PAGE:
William Wyler was one of the greatest film directors Hollywood — or any other film industry — has ever produced. Today, Wyler lacks the following of Alfred Hitchcock, John Ford, Frank Capra, or even Howard Hawks most likely because, unlike Hitchcock, Ford, or Capra (and to a lesser extent Hawks), Wyler never focused on a particular genre, while his films were hardly as male-centered as those of the aforementioned four directors. Dumb but true: Films about women and their issues tend to be perceived as inferior to those about men — especially tough men — and their issues. The German-born Wyler (1902, in Alsace, now part of France) immigrated to the United States in his late teens. Following a stint at Universal's New York office, he moved to Hollywood and by the mid-'20s was directing Western shorts. His ascent was quick; by 1929 Wyler was directing Universal's top female star, Laura La Plante in the
See full article at Alt Film Guide »

Lon Chaney Movie Schedule: The Phantom Of The Opera, Tell It To The Marines, Mr. Wu

Lon Chaney on TCM: He Who Gets Slapped, The Unknown, Mr. Wu Get ready for more extreme perversity in West of Zanzibar (1928), as Chaney abuses both Warner Baxter and Mary Nolan, while the great-looking Mr. Wu (1927) offers Chaney as a Chinese creep about to destroy the life of lovely Renée Adorée — one of the best and prettiest actresses of the 1920s. Adorée — who was just as effective in her few early talkies — died of tuberculosis in 1933. Also worth mentioning, the great John Arnold was Mr. Wu's cinematographer. I'm no fan of Laugh, Clown, Laugh (1928), The Hunchback of Notre Dame (1923), or The Phantom of the Opera (1925), but Chaney's work in them — especially in Hunchback — is quite remarkable. I mean, his performances aren't necessarily great, but they're certainly unforgettable. Chaney's leading ladies — all of whom are in love with younger, better-looking men — are Loretta Young (Laugh, Clown, Laugh), Patsy Ruth Miller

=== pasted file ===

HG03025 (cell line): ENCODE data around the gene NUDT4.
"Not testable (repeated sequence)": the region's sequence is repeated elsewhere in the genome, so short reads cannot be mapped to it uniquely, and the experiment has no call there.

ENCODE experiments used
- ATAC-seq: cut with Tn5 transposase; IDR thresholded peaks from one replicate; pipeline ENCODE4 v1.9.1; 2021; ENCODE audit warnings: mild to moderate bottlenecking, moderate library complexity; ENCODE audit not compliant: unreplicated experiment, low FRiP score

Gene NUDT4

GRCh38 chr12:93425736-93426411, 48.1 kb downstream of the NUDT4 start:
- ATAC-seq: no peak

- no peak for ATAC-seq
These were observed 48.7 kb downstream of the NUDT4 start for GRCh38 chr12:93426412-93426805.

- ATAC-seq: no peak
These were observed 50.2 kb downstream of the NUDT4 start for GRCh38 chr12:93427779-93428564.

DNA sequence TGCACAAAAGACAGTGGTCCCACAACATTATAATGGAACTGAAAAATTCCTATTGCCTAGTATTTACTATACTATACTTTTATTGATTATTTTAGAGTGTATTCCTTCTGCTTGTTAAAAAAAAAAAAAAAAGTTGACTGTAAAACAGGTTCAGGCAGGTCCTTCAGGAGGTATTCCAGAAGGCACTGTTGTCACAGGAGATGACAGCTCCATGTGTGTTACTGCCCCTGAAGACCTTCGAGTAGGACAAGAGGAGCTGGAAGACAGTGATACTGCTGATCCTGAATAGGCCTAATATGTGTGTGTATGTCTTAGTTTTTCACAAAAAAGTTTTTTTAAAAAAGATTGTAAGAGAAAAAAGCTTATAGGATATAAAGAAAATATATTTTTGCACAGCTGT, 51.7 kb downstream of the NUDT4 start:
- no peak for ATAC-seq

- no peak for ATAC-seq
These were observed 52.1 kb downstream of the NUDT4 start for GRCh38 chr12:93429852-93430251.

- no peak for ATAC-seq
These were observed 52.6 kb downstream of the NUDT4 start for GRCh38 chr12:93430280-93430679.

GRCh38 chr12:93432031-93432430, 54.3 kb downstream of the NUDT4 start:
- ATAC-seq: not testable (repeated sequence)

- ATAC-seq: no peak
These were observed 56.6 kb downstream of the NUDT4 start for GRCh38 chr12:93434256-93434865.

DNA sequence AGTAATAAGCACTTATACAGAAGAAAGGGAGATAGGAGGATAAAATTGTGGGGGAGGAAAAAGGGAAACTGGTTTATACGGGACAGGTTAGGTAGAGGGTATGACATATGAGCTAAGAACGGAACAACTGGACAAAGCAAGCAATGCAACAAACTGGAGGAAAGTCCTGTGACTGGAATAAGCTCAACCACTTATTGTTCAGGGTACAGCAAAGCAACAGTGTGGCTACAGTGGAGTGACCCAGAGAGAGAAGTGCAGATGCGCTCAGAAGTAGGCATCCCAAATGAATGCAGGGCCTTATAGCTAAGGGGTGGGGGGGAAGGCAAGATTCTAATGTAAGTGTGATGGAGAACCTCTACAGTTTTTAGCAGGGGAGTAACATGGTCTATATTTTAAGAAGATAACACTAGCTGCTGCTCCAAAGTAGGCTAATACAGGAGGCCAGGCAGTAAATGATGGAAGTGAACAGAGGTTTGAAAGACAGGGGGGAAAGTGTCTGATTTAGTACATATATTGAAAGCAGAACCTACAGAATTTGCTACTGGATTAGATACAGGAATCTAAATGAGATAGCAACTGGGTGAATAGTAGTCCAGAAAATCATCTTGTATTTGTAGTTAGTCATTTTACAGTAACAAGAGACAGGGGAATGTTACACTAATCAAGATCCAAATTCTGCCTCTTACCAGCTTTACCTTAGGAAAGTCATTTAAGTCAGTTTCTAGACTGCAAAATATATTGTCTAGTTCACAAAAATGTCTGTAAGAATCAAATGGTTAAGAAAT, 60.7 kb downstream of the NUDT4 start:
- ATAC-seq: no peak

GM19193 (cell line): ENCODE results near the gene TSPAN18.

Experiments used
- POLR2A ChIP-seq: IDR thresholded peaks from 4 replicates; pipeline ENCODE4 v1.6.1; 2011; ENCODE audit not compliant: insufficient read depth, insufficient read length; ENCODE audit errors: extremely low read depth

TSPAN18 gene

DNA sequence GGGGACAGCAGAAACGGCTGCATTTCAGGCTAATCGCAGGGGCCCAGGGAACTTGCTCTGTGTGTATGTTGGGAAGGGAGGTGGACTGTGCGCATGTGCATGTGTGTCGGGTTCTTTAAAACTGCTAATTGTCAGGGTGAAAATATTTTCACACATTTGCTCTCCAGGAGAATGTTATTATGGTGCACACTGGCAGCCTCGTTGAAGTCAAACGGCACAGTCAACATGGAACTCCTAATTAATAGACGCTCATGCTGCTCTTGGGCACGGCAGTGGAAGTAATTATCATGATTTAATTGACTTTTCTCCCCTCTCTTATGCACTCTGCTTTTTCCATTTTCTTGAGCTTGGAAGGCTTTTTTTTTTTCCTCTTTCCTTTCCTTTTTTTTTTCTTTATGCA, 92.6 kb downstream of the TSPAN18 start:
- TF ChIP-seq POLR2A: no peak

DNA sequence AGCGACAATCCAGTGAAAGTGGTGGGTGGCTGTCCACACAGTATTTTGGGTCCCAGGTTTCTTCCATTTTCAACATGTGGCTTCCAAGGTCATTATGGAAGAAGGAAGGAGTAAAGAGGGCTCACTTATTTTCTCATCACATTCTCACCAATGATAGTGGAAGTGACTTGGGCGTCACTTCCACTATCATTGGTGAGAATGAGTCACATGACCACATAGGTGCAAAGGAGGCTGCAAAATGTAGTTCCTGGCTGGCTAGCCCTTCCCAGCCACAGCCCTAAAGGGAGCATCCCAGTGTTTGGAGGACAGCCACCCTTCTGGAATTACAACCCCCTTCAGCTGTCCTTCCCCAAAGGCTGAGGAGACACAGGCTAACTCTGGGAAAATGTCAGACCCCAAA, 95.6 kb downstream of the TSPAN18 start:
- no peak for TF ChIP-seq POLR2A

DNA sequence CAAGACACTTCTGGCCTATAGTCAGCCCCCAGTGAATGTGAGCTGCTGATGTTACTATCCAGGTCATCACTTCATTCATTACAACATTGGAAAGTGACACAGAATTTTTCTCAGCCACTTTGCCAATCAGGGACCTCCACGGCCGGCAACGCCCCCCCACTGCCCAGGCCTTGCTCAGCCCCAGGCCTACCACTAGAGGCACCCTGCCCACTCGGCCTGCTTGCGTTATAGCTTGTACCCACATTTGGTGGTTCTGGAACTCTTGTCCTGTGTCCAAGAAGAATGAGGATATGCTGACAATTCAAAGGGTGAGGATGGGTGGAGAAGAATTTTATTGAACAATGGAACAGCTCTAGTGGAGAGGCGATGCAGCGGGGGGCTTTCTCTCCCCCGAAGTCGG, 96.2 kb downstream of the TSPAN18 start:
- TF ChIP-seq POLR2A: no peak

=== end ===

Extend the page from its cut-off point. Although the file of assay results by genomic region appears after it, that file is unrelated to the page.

See full article at Alt Film Guide »

Rondo Hatton, Hollywood’s Real Quasimodo

The St. Louis Globe-Democrat is a monthly newspaper run by Steve DeBellis, a well know St. Louis historian, and it’s the largest one-man newspaper in the world. The concept of The Globe is that there is an old historic headline, then all the articles in that issue are written as though it’s the year that the headline is from. It’s an unusual concept but the paper is now in its 25th successful year! Steve and I collaborated recently on an all-Vincent Price issue of The Globe and he has asked me to write a regular monthly movie-related column. Since there is no on-line version of The Globe, I will be posting all of my articles here at We Are Movie Geeks. This month’s St. Louis Globe-Democrat is written as if it’s 1946.